Published: October 4, 2022
By Laura Beach
LOS ANGELES – Royal Copenhagen, Georg Jensen, Orrefors, Kosta Boda, Marimekko, LEGO, Dansk, Design Research, Creative Playthings, Knoll Associates, Jack Lenor Larsen, Volvo, and so many more. Nordic design and designers – and those influenced or trained by the same – so dominated the American consumer landscape over the past century that we scarcely recognize the enormity of their contribution.
The scale of the exchange between Nordic countries – Denmark, Finland, Iceland, Norway and Sweden – and the United States is documented by curators Bobbye Tigerman and Monica Obniski in their magisterial book Scandinavian Design and the United States, 1890-1980 and an accompanying exhibition of the same name, the latter celebrating its American debut at the Los Angeles County Museum (LACMA) on October 9. Jointly organized by LACMA and the Milwaukee Art Museum (MAM) in collaboration with their European partners, the show opened in Stockholm in 2021 before traveling to Oslo. It wraps up its tour in Milwaukee in 2023.
The “and” in the show’s title is definitive. Tigerman, LACMA’s Marilyn B. and Calvin B. Gross curator of decorative arts and design, and Obniski, who left MAM in 2020 to become curator of decorative arts and design at Atlanta’s High Museum, reject the traditional view that the Scandinavian style moved in a linear fashion from Europe to the United States, instead demonstrating the ways in which the exchange was reciprocal and influences were ambient. They question what defined Scandinavian Modern design, misnamed in the sense that Iceland and Finland are technically not part of Scandinavia, and argue that, led by Finnish architect Eliel Saarinen (1873-1950) and his circle of Nordic instructors, Cranbrook Academy of Art shaped what may be the greatest generation of American designers.
“The last major, multidisciplinary, multi-country Scandinavian design show was at Cooper-Hewitt Museum in 1982. Interestingly, it’s around then that Scandinavian design declined in popularity, to be rediscovered in the late 1990s and early 2000s. The ideas associated with the earlier era persist. We wanted to show how these ideas – often mythical, stereotypical ideas about Scandinavian design being organic and comfortable, a sort of gentle Modernism – were received in the United States and what it meant that they were so popular at the time,” Tigerman explains.
Tigerman and Obniski – friends since 2005, when they served as intern and research assistant, respectively, at the Metropolitan Museum of Art – in 2014 began discussing an exhibition devoted to the American embrace of Scandinavian design. As planning got underway, each brought a regional perspective to the project. At MAM, Obniski considered the contributions of Scandinavian immigrants to the upper Midwest. Tigerman’s interest was in part piqued by her work on the LACMA exhibition “California Design, 1930-1965: ‘Living in a Modern Way,'” which showcased, among others, the Swedish architect and designer Greta Magnusson Grossman (1906-1999), who settled in Los Angeles.
Ranging from folk art to industrial design and featuring more than 175 examples of work in all media, LACMA’s presentation draws from collections at home and abroad. The California angle is reflected in LACMA’s selection of Los Angeles-based architect Barbara Bestor as exhibit designer. Of Bestor, Tigerman says, “Her signatures are bright colors and energetic spaces. Bestor grew up in Cambridge, Mass., exposed to Design Research, a prominent retailer of Scandinavian design. She drew her color palette from the show’s objects, but her installation scheme echoes the design work of Deborah Sussman (1931-2014), who created the visual language and ‘kit of parts’ strategy for the 1984 Summer Olympics in Los Angeles.”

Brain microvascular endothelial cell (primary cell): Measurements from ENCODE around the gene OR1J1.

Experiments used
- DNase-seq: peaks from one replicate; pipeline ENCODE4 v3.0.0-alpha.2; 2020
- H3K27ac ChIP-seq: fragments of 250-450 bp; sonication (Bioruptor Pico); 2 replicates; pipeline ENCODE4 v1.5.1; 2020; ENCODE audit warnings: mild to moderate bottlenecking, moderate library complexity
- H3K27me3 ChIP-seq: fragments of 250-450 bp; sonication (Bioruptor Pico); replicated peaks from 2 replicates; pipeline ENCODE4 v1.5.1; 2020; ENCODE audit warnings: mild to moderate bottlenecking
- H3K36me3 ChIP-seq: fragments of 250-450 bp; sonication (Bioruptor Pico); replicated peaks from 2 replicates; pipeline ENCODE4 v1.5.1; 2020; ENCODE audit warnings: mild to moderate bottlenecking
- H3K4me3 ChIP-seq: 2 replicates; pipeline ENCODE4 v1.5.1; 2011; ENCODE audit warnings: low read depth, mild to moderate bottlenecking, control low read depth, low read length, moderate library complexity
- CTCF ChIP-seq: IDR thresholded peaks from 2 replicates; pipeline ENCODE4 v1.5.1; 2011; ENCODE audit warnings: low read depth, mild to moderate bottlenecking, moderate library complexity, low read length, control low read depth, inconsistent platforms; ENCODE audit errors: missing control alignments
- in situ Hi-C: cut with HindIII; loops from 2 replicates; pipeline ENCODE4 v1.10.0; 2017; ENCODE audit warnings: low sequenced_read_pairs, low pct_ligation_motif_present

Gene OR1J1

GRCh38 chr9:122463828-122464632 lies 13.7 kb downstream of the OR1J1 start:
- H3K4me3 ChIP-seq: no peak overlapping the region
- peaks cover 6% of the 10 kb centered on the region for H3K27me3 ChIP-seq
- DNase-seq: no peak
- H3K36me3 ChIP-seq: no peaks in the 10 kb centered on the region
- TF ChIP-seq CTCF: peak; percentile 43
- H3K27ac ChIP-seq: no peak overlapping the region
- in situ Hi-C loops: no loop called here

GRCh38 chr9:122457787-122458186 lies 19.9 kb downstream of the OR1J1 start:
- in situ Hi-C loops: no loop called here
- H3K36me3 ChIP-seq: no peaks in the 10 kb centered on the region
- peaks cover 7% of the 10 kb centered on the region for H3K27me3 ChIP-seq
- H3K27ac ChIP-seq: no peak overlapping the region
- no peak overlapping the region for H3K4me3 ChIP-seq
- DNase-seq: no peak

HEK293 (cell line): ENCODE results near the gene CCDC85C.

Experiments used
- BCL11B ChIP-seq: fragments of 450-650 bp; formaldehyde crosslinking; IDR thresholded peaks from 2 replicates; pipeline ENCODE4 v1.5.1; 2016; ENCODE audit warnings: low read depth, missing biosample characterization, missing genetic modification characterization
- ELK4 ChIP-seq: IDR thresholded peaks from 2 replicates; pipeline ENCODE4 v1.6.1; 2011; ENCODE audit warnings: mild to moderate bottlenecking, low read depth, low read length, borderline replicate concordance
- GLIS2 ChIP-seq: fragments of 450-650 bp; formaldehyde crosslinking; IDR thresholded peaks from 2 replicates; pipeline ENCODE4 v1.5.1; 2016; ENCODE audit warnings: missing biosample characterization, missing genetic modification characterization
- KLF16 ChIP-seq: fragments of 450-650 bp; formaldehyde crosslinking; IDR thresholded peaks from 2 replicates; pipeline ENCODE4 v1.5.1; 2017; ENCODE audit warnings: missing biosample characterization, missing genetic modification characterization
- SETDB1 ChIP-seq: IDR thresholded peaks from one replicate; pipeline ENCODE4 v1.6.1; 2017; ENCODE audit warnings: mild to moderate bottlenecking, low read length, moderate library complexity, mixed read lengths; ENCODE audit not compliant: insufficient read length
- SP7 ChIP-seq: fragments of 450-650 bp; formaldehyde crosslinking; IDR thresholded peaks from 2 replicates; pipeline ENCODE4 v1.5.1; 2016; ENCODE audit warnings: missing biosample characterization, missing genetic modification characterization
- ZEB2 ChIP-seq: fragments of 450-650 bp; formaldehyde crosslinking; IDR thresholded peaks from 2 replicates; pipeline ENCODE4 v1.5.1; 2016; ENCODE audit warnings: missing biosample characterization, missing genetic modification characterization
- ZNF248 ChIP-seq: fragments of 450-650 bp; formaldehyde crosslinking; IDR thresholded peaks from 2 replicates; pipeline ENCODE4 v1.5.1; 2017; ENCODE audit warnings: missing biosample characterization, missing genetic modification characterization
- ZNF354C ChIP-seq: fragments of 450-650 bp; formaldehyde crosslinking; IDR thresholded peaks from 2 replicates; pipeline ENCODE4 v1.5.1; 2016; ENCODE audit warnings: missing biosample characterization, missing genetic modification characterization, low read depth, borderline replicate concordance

Installed on level two of LACMA’s Broad Contemporary Art Museum (BCAM) and divided into six thematic sections, the show opens with an exploration of “Migration and Heritage.” Nordic people moved to the United States in great numbers beginning in the mid-Nineteenth Century. They were often viewed as model immigrants – wholesome, hardworking and rustic – lingering stereotypes that attach to Scandinavian decorative arts, as well.
Catalog contributor Graham C. Boettcher writes that the 1887 dedication of a monument in Boston to the Viking explorer Leif Eriksson, touted by some at the time as the true European discoverer of North America, set off “a brief but intense Viking moment in American fine and decorative arts.” International expositions helped popularize the Scandinavian dragestil, or “dragon style,” and the Viking Revival, as expressed in the United States by Gorham’s “Viking Boat” silver centerpiece of about 1905. By the 1930s, America was awash in rosemaling, a decorative painting technique promoted by Per Lysne, a Norwegian who settled in Wisconsin, and colorfully painted Swedish Dala horses, an American fad for which was launched by the 1939 New York World’s Fair.
The crucial section “Teachers and Students” documents the institutions and instructors responsible for disseminating Scandinavian style in the United States. A locus of instruction was the Cranbrook Academy of Art (other hotspots were the Rhode Island School of Design and Penland School of Crafts). Eliel Saarinen designed Cranbrook’s campus and curriculum and hired as instructors the ceramist Maija Grotell (1899-1973) and weaver Marianne Strengell (1909-1998), both Finns, and the Swedish sculptor Carl Milles (1875-1955), among others. Cranbrook’s progeny included Charles (1907-1978) and Ray Eames (1912-1988), Florence Knoll (1917-2019), Ed Rossbach (1914-2002) and Toshiko Takaezu (1922-2011).